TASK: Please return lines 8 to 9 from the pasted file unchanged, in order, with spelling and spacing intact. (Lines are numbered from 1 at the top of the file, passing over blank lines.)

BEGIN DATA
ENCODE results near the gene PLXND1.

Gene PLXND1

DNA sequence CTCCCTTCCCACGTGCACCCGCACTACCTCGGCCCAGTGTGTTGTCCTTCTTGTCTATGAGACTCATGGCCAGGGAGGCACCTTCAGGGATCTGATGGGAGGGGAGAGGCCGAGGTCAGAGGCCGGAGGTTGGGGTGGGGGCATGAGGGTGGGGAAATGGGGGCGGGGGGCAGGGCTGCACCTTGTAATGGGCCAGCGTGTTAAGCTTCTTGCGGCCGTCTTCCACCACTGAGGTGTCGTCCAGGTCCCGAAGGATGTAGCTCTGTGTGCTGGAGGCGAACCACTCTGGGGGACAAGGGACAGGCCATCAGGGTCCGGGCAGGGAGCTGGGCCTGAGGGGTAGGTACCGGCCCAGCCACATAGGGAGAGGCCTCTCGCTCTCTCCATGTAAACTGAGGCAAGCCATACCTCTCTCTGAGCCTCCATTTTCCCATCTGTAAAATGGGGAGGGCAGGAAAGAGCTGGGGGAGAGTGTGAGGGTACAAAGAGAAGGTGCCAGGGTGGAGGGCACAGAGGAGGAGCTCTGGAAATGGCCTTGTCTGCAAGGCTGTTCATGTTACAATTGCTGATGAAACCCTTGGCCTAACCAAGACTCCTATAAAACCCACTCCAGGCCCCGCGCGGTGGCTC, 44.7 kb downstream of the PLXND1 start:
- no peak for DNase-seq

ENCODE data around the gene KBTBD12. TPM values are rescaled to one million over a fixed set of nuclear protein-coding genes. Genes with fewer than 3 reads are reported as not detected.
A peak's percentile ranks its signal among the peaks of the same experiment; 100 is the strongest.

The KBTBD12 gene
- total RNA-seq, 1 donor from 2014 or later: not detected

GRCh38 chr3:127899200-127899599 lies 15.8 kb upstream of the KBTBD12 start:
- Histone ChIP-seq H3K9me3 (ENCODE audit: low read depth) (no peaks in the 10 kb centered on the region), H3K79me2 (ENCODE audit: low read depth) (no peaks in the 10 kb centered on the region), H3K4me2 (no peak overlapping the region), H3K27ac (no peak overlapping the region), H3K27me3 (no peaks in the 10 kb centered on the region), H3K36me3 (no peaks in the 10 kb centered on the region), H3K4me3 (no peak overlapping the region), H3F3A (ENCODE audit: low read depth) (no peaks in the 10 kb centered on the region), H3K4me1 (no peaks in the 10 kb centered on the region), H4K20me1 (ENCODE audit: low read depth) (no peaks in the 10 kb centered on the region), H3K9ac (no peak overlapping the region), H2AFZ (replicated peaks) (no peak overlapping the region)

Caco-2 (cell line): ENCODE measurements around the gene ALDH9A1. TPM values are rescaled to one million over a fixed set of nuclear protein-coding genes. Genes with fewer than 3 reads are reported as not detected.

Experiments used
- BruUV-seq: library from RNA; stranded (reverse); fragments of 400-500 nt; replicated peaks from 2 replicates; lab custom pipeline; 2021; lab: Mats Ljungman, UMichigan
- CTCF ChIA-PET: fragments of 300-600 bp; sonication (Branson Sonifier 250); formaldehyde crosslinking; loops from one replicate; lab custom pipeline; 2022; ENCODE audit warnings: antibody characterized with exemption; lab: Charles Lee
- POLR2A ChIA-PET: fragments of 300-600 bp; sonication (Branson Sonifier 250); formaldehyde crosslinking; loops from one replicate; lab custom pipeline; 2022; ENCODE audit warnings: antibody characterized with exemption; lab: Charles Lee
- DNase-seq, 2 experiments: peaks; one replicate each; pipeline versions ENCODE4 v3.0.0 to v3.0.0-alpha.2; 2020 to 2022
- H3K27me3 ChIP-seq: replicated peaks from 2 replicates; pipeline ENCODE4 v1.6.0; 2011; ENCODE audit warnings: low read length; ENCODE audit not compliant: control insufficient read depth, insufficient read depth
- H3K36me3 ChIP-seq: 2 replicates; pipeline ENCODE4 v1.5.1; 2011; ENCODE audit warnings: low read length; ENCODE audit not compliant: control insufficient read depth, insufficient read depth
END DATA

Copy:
- total RNA-seq, 1 donor from 2014 or later: not detected

GRCh38 chr3:127899200-127899599 lies 15.8 kb upstream of the KBTBD12 start: